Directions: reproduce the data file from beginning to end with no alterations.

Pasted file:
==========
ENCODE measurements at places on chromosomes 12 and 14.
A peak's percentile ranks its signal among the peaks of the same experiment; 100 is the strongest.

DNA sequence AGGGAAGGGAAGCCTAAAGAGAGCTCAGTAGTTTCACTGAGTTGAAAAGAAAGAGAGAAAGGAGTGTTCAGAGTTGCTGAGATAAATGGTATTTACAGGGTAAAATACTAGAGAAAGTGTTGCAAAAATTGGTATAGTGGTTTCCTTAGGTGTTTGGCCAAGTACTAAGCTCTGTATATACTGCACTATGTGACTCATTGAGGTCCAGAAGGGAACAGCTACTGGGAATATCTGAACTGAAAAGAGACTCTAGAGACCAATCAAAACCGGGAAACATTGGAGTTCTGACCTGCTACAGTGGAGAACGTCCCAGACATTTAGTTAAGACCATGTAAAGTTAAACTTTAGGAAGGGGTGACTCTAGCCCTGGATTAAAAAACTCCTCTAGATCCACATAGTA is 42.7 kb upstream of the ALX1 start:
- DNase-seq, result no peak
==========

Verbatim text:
ENCODE measurements at places on chromosomes 12 and 14.
A peak's percentile ranks its signal among the peaks of the same experiment; 100 is the strongest.

DNA sequence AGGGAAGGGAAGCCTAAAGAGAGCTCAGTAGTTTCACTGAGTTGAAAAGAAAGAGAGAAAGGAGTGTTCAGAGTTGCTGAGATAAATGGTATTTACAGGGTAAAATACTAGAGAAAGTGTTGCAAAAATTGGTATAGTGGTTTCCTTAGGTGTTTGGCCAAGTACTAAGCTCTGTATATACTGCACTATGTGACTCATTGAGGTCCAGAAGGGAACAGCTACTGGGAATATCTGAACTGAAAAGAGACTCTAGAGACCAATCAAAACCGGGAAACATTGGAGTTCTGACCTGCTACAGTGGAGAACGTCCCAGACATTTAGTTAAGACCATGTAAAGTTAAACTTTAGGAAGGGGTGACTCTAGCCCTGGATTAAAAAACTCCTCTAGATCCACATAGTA is 42.7 kb upstream of the ALX1 start:
- DNase-seq, result no peak